Previously, I described eight possible events that would likely destroy civilization as we know it. These include diseases, climate change and nuclear war. Today, it’s time to take on “Imaginary Existential Threats” – those risks that are inflated by governments, special interest groups and the media, often for political reasons.
5. Mad Scientists
I blame bad movies. Well-meaning scientists are not going to accidentally destroy the world like in bad movies.
Yes, the Large Hadron Collider may create tiny black holes. No, they can’t consume the planet. If you calculate the size of possible black holes, and their maximum potential growth rate, you find that it would take billions of years for them to get large enough to do anything.
Yes, scientists are trying to make more intelligent machines. No, they are not going to take over the world terminator-style. Machines cannot magically leap beyond their programming the way they do in the movies. A computer cannot suddenly leap beyond its programming and become self-aware. Sorry, doesn’t happen. The fear that some scientist will create a computer that will try to destroy the human race is based on fear of change coupled with society’s overwhelming ignorance regarding how computers work. Besides, scientists have already created something that can destroy the world: it’s called a nuclear bomb.
Why it’s been inflated: Some groups trump up, just make up, the “dangers” of scientific advancement to bolster the anti-science, anti-empirical, anti-rational subculture. These are the same assholes who want creationism taught in science class.
The way people talk about socialism in North America, you’d think it was a biblical plague. Socialism is just a different way of distributing wealth. There are lots of socialist countries. I’ve been to some of them. Norway, Sweden, Denmark, France – they all seem like nice places to live. No signs of the apocalypse as far as I can tell. If you think socialism is going to magically destroy humanity by reducing the centrality of greed in the politico-economic bullshitscape, you’re a tool. Go visit Norway, and then try to tell me that all those tall, healthy, attractive blond people who get free medical care and five weeks of vacation each year are the end of the world.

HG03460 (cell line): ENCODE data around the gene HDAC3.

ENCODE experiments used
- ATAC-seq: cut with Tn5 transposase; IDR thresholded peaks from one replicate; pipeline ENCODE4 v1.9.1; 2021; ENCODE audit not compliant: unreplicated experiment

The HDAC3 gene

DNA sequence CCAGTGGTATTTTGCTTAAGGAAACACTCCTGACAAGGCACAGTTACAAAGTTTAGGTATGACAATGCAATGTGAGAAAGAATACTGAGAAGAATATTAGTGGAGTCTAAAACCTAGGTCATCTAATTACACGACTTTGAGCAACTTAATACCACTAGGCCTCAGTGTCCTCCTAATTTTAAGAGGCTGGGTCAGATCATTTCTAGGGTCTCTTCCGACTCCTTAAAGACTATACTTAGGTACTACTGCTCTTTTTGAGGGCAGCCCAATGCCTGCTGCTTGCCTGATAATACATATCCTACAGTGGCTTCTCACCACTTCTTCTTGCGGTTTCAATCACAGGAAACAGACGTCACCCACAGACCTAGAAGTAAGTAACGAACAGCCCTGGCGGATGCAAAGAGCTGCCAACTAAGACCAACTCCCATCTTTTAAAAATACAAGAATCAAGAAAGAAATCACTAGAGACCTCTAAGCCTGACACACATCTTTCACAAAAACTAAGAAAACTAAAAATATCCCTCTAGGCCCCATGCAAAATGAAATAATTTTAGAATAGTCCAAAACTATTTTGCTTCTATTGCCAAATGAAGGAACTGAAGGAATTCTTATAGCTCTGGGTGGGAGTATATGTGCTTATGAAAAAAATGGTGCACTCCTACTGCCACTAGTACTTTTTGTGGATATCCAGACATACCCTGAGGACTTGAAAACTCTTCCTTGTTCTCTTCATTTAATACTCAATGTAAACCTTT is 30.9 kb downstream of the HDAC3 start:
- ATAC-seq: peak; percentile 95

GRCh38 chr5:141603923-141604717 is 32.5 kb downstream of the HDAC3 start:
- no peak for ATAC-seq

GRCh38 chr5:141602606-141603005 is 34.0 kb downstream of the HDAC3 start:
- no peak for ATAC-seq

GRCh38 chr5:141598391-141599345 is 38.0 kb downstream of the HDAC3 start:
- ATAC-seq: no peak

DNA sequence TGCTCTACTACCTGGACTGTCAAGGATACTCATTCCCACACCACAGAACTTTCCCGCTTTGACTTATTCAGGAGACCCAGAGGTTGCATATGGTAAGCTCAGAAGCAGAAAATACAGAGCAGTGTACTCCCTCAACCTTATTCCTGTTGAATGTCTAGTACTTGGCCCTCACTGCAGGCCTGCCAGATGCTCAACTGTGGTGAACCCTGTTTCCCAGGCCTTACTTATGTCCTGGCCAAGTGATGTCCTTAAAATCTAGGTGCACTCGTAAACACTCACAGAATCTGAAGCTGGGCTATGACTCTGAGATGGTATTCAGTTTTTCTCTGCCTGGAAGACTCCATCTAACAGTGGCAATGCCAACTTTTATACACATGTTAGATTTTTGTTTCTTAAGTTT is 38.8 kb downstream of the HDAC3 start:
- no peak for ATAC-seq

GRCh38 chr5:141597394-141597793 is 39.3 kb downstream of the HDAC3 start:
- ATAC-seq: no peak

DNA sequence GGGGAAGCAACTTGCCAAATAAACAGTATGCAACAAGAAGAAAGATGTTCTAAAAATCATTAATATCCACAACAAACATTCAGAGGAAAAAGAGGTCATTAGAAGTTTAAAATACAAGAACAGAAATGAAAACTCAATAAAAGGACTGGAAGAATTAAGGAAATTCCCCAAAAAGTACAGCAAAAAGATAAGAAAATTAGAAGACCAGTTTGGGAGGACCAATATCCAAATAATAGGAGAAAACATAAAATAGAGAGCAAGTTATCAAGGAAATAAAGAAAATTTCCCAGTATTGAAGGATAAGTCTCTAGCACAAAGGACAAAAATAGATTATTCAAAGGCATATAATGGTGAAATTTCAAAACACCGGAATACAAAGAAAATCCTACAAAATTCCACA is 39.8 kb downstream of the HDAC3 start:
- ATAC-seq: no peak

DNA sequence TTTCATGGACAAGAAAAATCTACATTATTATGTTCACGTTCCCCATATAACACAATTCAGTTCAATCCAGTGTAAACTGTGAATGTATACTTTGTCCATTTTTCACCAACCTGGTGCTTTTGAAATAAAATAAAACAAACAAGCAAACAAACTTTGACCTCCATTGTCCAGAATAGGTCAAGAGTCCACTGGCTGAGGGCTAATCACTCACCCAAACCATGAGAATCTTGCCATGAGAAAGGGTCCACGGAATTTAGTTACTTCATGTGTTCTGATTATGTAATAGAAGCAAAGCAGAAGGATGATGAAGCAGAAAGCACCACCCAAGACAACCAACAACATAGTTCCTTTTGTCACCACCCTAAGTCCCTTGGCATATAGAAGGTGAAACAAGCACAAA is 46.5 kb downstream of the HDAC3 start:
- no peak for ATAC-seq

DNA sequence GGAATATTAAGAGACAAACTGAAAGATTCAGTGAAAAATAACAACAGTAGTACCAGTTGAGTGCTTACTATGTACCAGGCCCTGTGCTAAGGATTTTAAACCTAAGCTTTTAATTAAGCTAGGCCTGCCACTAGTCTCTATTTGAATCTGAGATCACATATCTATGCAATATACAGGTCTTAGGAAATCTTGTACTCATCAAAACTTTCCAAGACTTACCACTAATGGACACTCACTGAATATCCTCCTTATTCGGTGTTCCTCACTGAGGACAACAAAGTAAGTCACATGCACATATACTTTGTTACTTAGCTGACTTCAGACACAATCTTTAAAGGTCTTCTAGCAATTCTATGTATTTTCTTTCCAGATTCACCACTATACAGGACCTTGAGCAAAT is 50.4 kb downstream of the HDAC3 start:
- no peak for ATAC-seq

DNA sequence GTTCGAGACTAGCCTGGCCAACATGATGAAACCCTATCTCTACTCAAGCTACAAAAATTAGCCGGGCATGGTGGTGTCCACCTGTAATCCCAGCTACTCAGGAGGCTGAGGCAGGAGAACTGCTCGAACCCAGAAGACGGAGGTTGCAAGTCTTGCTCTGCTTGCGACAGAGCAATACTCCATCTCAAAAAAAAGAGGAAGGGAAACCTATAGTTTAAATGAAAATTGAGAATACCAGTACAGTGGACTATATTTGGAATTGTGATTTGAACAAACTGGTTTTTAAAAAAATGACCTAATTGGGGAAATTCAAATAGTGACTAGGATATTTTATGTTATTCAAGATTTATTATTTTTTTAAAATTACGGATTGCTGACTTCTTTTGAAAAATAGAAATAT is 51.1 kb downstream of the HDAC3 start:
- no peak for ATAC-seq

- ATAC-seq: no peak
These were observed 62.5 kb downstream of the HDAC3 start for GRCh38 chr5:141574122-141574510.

Why it’s been inflated: As I’ve described before, the rich have to work very hard to maintain support for capitalism among the poor, who, in most countries, have figured out that capitalism is bad for them.
3. Population movement (illegal immigration)
Nothing gets as much undo media attention as illegal immigration, especially across the Mexico/U.S. border. What the hell do you think a bunch of poor Mexicans are going to do that will bring down life as we know it? They mow lawns and pick fruit and live in fear of deportation. Leave these poor people alone and worry about the things that might actually kill you! Oh, and shut the fuck up about the border fence! Ever hear of a ladder you ignorant redneck fucktards?
Why it’s been inflated: People who take on illegal immigration do so under cover of employment statistics: ‘Illegal immigrants are stealing American jobs’ and all that. This is, of course, just the cover story. The real reason is racism pure and simple. An influx of latinos and hispanics threatens the purity of the great Aryan Klan… er, I mean race. Yes, race. Aryan race. I would argue that the same is true of resistance to immigration in many countries in europe and asia. The primary reason for resistance is making sure ‘we’ (whoever we are) maintain a controlling majority – not give up ‘our’ country’ to ‘them foreigners.’ The secondary reason is about jobs and strain on social services, but even this argument finds its genesis in the racist premise that jobs somehow ‘belong’ to members of the ruling group and that immigrants will require greater help from social services and contribute less to national productivity than the locals.